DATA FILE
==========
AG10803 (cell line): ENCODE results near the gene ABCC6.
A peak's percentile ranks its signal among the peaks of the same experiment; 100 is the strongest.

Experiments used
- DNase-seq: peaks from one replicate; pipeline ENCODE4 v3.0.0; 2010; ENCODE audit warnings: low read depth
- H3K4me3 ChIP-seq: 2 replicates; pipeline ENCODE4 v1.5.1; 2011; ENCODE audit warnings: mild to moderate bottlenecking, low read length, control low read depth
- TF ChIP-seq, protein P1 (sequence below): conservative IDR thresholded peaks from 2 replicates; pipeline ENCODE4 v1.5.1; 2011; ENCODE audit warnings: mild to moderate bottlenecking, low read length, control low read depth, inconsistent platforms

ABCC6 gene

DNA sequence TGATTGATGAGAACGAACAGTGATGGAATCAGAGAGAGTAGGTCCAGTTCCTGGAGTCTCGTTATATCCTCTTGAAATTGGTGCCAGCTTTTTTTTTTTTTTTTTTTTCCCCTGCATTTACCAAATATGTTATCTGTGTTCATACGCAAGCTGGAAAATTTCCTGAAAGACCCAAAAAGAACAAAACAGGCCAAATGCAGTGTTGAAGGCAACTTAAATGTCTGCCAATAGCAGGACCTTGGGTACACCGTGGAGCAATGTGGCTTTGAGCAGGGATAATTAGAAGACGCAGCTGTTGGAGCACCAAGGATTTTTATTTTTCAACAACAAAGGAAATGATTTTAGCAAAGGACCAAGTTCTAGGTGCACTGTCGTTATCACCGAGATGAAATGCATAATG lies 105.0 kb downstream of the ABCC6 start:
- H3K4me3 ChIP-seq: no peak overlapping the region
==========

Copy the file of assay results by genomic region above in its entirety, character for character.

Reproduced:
AG10803 (cell line): ENCODE results near the gene ABCC6.
A peak's percentile ranks its signal among the peaks of the same experiment; 100 is the strongest.

Experiments used
- DNase-seq: peaks from one replicate; pipeline ENCODE4 v3.0.0; 2010; ENCODE audit warnings: low read depth
- H3K4me3 ChIP-seq: 2 replicates; pipeline ENCODE4 v1.5.1; 2011; ENCODE audit warnings: mild to moderate bottlenecking, low read length, control low read depth
- TF ChIP-seq, protein P1 (sequence below): conservative IDR thresholded peaks from 2 replicates; pipeline ENCODE4 v1.5.1; 2011; ENCODE audit warnings: mild to moderate bottlenecking, low read length, control low read depth, inconsistent platforms

ABCC6 gene

DNA sequence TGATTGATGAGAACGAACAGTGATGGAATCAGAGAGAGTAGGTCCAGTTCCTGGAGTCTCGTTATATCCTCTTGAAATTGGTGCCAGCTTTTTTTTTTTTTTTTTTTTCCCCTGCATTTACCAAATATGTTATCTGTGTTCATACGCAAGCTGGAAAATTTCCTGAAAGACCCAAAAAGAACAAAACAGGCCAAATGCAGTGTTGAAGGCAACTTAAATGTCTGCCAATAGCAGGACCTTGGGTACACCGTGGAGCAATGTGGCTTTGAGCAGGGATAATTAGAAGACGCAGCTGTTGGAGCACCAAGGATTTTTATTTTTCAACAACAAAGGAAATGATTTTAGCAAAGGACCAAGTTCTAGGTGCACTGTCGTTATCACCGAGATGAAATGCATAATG lies 105.0 kb downstream of the ABCC6 start:
- H3K4me3 ChIP-seq: no peak overlapping the region